IV

Physical Constraints

Multiple Flex Sub-Stacks

While it’s possible to build just about any stack-up with rigid and flex sections, it can get ridiculously expensive if you’re not careful to consider the production steps and the material properties involved. One important aspect of flex circuits to remember is the stresses within the materials occurring as the circuit bends. Copper, being a non-ferrous metal, is known to suffer work-hardening, and fatigue fractures will occur eventually with repeated flex cycling and tight radii. One way to mitigate this is to only use single-layer flex circuits, in which case the copper resides at the center of the median bend radius and therefore the film substrate and coverlay are in the greatest compression and tension, as shown in Figure 4.1. Since the Polyimide is very elastic this is not a problem, and will last much longer under repeated movement than multiple copper layers will.

The copper resides at the center of the median bend radius and therefore the film substrate and coverlay are in the greatest compression and tension.
Figure 4.1: For highly repetitive bending circuits, it’s best to use RA copper in single-layer flex to increase the fatigue life (in cycles before failure) of the copper in the circuit.

Along the same lines, having multiple separate flex circuits is often necessary, but it’s best to avoid having bends at overlapping sections where the length of the flex sections limits the bend radius.

Adhesive Beads

There are times when you need to consider using strengtheners where the flex circuit exits the rigid board. Adding a bead of epoxy, acrylic or hot-melt will help improve the longevity of the assembly. But dispensing these liquids and curing them can add laborious steps to the production process, increasing cost. As always with PCB design, there are trade-offs.

Automated fluid dispensing can be used, but you need to be really careful to collaborate with the assembly engineers to make sure you don’t end up with globs of glue dripping under the assembly. In some instances the glue must be applied by hand which adds time and cost. Either way, you need to provide clear documentation for the fabrication and assembly folks.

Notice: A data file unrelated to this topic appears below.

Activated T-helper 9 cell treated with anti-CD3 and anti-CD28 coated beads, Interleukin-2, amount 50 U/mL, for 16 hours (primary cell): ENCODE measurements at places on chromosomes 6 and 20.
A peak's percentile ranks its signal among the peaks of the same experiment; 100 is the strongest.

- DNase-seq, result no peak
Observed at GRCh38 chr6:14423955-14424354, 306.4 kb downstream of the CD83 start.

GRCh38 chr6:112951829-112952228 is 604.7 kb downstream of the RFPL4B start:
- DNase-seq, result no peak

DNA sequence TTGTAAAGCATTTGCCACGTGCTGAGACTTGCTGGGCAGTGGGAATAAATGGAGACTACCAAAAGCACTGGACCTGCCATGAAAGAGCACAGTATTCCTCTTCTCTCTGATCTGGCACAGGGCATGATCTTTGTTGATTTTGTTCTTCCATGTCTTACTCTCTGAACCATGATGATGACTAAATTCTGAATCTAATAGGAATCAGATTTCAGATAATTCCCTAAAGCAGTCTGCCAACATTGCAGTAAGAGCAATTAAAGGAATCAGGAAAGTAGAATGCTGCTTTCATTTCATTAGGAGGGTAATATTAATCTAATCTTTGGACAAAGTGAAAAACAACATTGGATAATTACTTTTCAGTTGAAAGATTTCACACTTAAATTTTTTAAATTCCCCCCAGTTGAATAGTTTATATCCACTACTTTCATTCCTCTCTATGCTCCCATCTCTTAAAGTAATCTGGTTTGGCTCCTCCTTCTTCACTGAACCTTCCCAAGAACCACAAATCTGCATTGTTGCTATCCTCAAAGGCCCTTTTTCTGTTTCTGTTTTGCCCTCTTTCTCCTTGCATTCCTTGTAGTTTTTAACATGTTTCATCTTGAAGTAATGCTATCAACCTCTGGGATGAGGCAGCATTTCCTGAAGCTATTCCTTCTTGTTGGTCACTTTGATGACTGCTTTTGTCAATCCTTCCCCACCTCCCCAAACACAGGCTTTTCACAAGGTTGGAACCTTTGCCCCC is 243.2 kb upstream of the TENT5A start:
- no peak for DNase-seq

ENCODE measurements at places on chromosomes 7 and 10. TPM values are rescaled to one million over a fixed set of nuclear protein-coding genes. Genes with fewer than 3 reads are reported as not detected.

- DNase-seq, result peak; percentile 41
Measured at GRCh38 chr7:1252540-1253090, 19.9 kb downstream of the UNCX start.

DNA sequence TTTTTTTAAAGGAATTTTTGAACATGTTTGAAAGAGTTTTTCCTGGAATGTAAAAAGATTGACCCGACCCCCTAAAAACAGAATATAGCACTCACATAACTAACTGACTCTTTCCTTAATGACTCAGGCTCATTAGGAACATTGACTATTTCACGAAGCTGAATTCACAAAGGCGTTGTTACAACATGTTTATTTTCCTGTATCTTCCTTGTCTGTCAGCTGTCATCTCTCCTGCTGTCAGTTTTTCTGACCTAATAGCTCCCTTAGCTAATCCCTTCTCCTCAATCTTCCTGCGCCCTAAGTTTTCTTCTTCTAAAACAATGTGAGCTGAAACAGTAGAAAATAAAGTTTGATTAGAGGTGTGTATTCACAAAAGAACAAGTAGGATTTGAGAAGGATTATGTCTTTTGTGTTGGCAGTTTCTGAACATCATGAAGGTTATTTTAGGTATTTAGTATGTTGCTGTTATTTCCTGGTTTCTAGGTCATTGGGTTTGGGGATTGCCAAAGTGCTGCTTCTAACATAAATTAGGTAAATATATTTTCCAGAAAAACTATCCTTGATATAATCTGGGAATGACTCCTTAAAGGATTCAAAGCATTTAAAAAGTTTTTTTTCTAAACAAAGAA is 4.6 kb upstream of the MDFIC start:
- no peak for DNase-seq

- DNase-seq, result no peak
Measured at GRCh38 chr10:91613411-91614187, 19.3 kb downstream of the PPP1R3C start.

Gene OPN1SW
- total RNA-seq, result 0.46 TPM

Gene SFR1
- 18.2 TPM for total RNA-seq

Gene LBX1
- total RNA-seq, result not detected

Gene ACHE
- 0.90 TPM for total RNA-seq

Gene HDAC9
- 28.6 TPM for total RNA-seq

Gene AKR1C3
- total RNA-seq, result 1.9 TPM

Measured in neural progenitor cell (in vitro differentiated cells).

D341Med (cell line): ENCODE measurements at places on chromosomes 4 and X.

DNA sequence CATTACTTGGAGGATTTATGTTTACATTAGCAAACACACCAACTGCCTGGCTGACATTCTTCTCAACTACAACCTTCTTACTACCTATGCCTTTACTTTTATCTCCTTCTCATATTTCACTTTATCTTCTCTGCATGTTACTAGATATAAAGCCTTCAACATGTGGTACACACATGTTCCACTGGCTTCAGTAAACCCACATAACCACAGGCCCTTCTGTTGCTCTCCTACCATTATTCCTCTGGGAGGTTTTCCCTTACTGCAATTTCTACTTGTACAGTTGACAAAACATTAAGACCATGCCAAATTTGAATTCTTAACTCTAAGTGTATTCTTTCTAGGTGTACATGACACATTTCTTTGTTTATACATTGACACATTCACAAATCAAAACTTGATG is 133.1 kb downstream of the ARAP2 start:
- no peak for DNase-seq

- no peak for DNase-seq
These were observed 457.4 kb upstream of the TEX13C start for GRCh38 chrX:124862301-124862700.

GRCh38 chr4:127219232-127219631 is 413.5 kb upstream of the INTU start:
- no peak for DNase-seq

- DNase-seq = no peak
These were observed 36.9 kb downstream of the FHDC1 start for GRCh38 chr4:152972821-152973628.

Stiffeners & Terminations

Extreme ends of flex circuits typically terminate to a connector if not to the main rigid board assembly. In these cases, the termination can have a stiffener applied (more thick Polyimide with adhesive, or FR-4). Generally then, it’s convenient to leave the ends of the flex embedded within the rigid-flex sections as well.

The Panel

The rigid flex circuit stays together in it’s panel for the assembly process, so components can be placed and soldered on to the rigid terminations. Some products require components to be mounted also on flex in some areas, in which case the panel has to be put together with additional rigid areas to support the flex during assembly. These areas are not adhered to the flex and are routed out with a controlled-depth router bit (with “mouse-bites”) and finally punched out by hand after assembly.

Figure 4.2: Final Rigid-Flex panel example. Notice that this one has front and back board edges, and flex circuit, routed out. The rigid sides are V-grooved for snapping off later. This will save time in assembly into the enclosure (source: YYUXING Shenzhen Electronics Co., LTD.).